Endowing this room with a certain austerity, the Medieval French furniture dates back to the late Gothic Period in the XV century, acquired from the collection of an Austrian antique collector living in Argentina, Paula de Koenigsberg, and displayed in 1947 at the Museu Hispano-Americano in Buenos Aires. Particularly noteworthy is the finish of the doors, with the five niches in the boiserie turned into a showcase for the silverware, mainly English and ranging from the Georgian to the Victorian Periods, in addition to the large Gothic sacristy chests. A porcelain tureen and dishes are displayed on its top, featuring the “tobacco-leaf” pattern of the Companhia das Índias, as well as two imposing English silver candelabra dating back to the days of George IV, with the hallmark of Robert Garrard, an XIX century London silversmith.
Lit by a bronze Dutch light fitting with many candles, the colonial table from Minas Gerais State has many drawers, and is decked with half a dozen candlesticks shaped like Corinthian columns, as well as two large soup tureens, all in XVIII century English silver. The table is surrounded by ten high-backed chairs upholstered with fabric in a heraldic pattern. This room takes on a very different appearance when the table is laid for a banquet, covered by a pink tablecloth embroidered with white flowers that highlights the fine porcelain Limoges dinner service, the gilded English silverware and the Baccarat crystal, recalling the dinners hosted by Eva Klabin.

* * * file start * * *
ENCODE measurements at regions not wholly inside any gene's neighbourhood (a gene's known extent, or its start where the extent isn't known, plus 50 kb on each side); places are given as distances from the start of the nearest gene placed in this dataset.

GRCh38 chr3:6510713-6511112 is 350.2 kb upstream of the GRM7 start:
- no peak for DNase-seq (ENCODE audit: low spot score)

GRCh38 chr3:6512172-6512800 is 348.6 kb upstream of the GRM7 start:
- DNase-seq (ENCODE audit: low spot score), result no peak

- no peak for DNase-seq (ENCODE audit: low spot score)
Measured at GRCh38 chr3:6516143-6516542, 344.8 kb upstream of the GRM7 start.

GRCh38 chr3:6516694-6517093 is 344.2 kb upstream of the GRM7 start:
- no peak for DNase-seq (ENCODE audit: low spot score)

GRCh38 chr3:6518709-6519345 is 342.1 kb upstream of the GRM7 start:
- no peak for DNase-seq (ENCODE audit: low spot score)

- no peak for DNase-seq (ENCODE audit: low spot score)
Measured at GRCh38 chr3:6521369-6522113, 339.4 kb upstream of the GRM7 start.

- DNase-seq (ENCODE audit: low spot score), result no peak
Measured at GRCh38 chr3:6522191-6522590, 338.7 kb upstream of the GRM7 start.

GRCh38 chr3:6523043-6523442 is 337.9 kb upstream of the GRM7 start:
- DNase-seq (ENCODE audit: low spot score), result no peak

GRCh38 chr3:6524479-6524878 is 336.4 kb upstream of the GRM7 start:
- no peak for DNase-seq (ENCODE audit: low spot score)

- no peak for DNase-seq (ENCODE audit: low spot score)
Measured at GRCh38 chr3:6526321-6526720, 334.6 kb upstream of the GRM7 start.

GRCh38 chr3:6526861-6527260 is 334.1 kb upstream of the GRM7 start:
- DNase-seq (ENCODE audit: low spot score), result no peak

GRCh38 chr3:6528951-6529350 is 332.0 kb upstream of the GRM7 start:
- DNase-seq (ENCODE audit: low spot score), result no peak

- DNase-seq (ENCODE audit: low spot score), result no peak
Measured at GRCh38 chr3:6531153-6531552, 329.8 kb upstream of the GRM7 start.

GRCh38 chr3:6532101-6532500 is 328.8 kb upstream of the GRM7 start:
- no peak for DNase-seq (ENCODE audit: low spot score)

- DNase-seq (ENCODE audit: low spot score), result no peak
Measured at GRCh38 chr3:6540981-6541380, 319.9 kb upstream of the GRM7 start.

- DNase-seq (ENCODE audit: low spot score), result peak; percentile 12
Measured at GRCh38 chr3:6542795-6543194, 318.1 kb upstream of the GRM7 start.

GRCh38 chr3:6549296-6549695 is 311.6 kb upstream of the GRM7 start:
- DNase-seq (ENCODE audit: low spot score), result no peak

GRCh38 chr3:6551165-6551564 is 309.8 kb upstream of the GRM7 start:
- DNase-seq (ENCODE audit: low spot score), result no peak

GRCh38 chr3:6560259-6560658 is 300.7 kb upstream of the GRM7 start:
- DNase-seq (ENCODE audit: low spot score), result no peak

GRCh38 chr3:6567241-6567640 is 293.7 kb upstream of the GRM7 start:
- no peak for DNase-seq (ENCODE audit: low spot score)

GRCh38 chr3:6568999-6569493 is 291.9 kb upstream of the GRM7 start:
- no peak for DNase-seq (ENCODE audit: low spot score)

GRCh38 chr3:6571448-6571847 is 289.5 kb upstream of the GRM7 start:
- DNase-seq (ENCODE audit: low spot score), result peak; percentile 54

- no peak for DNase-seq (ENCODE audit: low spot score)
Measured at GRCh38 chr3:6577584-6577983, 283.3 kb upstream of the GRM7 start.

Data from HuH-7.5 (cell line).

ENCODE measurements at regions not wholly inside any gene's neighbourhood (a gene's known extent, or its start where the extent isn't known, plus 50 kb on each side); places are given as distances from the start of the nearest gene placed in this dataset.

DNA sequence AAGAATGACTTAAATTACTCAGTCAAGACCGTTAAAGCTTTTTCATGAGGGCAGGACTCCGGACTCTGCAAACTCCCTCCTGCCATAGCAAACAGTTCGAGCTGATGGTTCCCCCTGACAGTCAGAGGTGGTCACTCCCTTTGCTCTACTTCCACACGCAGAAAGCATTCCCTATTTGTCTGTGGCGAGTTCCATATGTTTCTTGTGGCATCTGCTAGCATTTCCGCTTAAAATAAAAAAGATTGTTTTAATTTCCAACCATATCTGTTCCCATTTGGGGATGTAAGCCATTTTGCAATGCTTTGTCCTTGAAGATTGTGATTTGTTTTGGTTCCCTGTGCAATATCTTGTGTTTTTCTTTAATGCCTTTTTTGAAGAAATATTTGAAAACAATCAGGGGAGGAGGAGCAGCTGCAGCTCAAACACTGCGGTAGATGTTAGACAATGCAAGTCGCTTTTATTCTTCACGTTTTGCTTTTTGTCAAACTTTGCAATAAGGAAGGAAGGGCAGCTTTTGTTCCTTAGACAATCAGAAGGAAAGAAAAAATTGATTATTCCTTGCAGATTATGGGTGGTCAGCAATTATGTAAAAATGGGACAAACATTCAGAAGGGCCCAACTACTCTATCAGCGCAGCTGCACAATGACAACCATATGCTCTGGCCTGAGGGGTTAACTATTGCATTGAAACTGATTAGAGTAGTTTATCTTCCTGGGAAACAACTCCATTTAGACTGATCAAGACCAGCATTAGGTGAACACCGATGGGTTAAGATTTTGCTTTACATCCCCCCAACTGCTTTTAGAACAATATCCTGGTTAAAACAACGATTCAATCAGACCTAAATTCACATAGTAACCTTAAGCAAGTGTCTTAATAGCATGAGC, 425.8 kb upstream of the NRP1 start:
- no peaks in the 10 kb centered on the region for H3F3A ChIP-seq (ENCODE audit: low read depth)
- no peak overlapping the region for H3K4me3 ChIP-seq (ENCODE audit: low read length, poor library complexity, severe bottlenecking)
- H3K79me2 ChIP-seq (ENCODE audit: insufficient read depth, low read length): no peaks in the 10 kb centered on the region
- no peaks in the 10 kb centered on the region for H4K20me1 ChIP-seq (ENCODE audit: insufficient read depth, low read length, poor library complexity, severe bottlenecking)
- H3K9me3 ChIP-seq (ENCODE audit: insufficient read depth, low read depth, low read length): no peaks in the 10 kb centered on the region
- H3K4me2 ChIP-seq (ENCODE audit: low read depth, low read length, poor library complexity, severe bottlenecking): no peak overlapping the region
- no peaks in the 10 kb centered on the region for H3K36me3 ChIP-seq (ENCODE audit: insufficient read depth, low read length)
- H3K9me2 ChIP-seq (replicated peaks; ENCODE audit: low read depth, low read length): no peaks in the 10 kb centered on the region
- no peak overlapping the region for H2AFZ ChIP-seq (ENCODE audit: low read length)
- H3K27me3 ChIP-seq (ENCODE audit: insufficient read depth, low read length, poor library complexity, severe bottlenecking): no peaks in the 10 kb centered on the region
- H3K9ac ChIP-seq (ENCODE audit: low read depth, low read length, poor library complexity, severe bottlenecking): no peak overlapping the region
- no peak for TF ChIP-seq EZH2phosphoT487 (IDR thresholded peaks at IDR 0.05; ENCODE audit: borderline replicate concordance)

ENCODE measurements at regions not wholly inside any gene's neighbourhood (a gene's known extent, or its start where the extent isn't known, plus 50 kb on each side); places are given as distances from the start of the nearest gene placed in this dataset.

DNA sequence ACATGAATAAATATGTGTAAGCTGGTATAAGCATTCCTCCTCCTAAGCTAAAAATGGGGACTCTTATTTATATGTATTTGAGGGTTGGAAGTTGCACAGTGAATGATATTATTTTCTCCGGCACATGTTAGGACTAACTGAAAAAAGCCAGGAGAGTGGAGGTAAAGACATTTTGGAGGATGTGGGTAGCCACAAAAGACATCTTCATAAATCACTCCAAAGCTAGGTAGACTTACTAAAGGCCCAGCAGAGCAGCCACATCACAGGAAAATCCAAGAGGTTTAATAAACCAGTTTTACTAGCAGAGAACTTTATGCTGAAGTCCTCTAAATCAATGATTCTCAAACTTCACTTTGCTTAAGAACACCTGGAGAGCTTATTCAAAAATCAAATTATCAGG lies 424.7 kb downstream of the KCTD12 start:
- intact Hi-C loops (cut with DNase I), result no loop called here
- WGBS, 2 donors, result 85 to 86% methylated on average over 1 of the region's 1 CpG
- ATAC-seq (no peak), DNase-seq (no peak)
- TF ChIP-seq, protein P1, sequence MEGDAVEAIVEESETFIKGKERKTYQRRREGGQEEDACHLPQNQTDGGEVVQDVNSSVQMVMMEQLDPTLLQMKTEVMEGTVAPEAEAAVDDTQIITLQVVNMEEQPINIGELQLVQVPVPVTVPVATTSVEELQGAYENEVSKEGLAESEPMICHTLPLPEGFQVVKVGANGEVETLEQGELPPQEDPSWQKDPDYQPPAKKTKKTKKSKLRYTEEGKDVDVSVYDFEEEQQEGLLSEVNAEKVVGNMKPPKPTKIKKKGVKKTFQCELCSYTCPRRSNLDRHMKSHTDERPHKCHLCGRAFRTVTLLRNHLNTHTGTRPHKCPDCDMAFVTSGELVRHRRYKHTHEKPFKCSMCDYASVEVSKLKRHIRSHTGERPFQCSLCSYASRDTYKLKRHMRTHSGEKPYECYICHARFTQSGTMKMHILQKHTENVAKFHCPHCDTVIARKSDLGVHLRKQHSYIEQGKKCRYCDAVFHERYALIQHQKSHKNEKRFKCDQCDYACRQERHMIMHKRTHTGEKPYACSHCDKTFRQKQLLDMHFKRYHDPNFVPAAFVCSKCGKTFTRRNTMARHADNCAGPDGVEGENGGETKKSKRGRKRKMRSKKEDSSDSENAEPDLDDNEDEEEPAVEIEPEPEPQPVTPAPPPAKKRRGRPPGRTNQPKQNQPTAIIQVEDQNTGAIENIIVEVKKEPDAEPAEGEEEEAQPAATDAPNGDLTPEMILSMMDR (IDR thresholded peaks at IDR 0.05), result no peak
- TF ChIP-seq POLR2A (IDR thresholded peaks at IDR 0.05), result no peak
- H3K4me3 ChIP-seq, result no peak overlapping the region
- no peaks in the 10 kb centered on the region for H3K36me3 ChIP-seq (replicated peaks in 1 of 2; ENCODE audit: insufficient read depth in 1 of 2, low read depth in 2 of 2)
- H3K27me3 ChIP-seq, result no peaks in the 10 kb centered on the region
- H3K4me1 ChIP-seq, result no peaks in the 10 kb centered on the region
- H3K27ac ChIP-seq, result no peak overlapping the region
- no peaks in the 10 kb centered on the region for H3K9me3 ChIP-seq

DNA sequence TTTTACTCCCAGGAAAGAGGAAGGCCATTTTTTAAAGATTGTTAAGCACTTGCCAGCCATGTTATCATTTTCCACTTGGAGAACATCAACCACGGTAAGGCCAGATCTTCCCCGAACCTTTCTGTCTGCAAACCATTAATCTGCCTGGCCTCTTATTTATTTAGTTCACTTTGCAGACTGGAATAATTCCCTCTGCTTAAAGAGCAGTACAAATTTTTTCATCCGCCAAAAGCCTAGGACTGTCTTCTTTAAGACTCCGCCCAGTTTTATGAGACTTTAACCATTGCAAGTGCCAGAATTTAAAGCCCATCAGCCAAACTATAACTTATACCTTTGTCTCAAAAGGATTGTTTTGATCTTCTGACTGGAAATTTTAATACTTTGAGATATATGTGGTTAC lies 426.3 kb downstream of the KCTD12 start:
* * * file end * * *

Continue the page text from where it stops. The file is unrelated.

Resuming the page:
Placed on a small double-door commode, the wooden sculpture of a Grande Dame also dates back to the later Gothic Period, portraying a chatelaine wearing a headdress typical of Burgundy.
Dutch and Flemish masters prevail on the walls, dating back to the XVII century, which was the Golden Age of Dutch painting, when the arts flourished and easel painting developed to decorate wealthy bourgeois homes. The largest painting on the back wall is a portrait of a Magistrate surrounded by Books dated 1654 and signed by Govaert Flinck (1615-1660). Others include a still-life and several landscapes by painters such as Pieter Steenwyck, Willem Dubois, Glauber, Herman Nauwincx, Hercule Seghers and Philips Wouwerman.
The large Kirman-type flowered carpet is particularly eye-catching, colorful and rich in details, signed and dated in a small panel, and probably made early in the XX century.